back to top
World

A Video Game Character Has Become The Symbol Of A Badass Feminist Movement

For D.Va was created after members gathered to share thoughts about suspended South Korean President Park Geun Hye.

Posted on

Last Saturday, women in the country joined people around the world in women's marches. At the one in Seoul, people noticed a flag sporting the emblem of Overwatch character D.Va.

D.Va's bunny symbol at Women's March in Seoul https://t.co/OVsoj6O350

In the game, Hana Song, also known as D.Va, is a 19-year-old Korean former pro gamer. Prior to Overwatch's story, she had been the number one StarCraft player — another popular game in the country, both in real life and in the world of Overwatch.

The group carrying the flag have called themselves For D.Va, and the symbol they've adopted is the rabbit that appears on the character's clothing.

The group's official Tumblr cites the case of Geguri, a 17-year-old Korean woman who was accused of cheating simply because she was so good at Overwatch, as an example of the toxic attitude towards women gamers in the country.

The case is said to be endemic of a wider problem in the South Korean gaming community.

Last year, a video game voice actress lost her job for posing in a t-shirt with the message "Girls Do Not Need A Prince" on it. Fans of the game Closers campaigned for the actress, Kim Jayeon, to be disciplined for wearing the shirt, which was sold by a feminist group. The incident was described as South Korea's Gamergate.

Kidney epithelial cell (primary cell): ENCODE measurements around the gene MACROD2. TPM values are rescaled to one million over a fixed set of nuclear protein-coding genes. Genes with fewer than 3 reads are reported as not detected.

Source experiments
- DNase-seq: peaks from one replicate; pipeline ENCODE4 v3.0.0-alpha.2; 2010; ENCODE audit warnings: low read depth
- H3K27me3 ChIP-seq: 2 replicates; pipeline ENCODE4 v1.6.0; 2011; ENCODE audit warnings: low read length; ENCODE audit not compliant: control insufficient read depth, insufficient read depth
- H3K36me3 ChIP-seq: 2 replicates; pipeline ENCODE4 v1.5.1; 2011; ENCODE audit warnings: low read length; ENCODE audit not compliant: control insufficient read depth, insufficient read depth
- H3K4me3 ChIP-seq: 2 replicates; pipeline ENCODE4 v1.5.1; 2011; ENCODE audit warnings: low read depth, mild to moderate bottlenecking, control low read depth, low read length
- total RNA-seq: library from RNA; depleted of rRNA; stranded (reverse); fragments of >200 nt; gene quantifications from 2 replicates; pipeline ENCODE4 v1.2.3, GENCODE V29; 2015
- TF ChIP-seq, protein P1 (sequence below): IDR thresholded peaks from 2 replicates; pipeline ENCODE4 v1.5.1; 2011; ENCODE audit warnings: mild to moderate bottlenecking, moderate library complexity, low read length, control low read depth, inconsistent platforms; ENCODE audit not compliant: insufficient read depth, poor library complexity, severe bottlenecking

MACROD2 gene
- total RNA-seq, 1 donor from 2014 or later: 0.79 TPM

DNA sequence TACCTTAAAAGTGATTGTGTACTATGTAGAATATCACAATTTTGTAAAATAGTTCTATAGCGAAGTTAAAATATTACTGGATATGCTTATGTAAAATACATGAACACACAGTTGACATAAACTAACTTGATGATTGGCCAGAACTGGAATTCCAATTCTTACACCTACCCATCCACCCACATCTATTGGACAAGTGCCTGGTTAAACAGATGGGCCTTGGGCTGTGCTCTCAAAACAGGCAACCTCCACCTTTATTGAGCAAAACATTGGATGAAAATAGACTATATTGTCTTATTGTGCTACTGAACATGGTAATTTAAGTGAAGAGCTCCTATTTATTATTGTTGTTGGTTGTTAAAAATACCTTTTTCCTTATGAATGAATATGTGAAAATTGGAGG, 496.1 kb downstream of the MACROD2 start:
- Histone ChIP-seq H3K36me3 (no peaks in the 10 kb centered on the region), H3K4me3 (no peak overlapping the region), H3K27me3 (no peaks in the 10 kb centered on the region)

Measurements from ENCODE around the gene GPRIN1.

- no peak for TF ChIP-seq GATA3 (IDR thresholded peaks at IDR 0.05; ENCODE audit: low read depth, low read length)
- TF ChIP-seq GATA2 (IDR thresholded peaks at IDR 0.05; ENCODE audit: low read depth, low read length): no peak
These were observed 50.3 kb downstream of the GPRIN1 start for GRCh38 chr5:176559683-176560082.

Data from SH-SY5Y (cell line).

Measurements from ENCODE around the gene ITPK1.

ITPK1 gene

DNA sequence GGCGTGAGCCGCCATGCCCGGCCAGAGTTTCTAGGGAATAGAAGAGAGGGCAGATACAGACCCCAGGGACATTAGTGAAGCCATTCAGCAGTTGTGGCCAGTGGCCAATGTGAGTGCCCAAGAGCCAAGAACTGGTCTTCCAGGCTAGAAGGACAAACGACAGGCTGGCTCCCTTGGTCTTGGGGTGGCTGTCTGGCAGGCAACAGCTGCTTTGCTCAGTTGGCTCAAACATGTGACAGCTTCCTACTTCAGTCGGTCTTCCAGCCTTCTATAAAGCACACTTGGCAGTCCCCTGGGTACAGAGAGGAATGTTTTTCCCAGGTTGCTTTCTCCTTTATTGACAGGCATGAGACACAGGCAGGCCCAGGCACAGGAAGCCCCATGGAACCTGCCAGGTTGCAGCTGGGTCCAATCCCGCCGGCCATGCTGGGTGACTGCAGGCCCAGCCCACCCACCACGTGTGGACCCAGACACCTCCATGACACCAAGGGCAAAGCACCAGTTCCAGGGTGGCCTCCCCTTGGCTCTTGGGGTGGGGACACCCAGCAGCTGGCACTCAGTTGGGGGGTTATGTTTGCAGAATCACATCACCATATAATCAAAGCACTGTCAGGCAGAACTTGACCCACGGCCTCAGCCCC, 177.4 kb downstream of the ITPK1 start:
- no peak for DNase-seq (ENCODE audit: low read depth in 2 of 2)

Nine, a spokesperson for For D.Va, told BuzzFeed News that the group first gathered together on Nov. 26, 2016 to join the protests against South Korea's President Park Geun-hye, who is currently suspended while she faces impeachment proceedings.

광화문 스타벅스 옆에서 전디협 스티커/피켓 배부중입니다!!!

Nine said that they were one of the people who answered a call put out by the founder of the group on Twitter.

미래의 송하나(디바)(약 2060년 기준 19세)가 태어나기 좋은 세상을 위해, 성차별받지 않을 사회를 만들기 위해 오직너하나뿐(전국디바협회)이 나섭니다. 오직너하나뿐과 함께 성차별없는 온라인/오프라인 세상… https://t.co/UYhWlbZYmY

Since then, For D.Va have worked on getting their symbol into the public consciousness, and raising their profile. They often post to their Twitter and Tumblr pages, sharing updates or materials for those interested.

The group have even created badges, stickers, and postcards to distribute at events and to members.

For Dva

"Haya" means resignation and referred to the call heard at marches calling for the president to stand down.

All of these methods are geared towards achieving their aim of creating a "non-sexist world" where a character like D.Va could exist.

The message has proved popular – pictures of For DV.a's flags from last week's protest, as well as their merchandise, have been shared across social media. They now receive fan art and are being hailed as a positive representation of online fandom.

Honestly the National D.Va Association is the ideal way that fandom should turn out. Positive change through fictional representation

hello I did a thing (I'm sorry if my translated Korean is wrong lol) another PSA to read this… https://t.co/1uIYvYBE26

The group have also started a book club through which they hope to produce a guide book for feminist literature. While they have no plans to expand outside South Korea right now, they have high hopes for the effect they could have for women gamers in the county.

"Because we are in the initial stages, we are just a group of feminist gamets, but we wish to grow into a group that can actually voice opinions related to in-game misogyny and gender discrimination," Nine said.

Rachael Krishna is a reporter for BuzzFeed News and is based in London.

Contact Rachael Krishna at rachael.krishna@buzzfeed.com.

Got a confidential tip? Submit it here.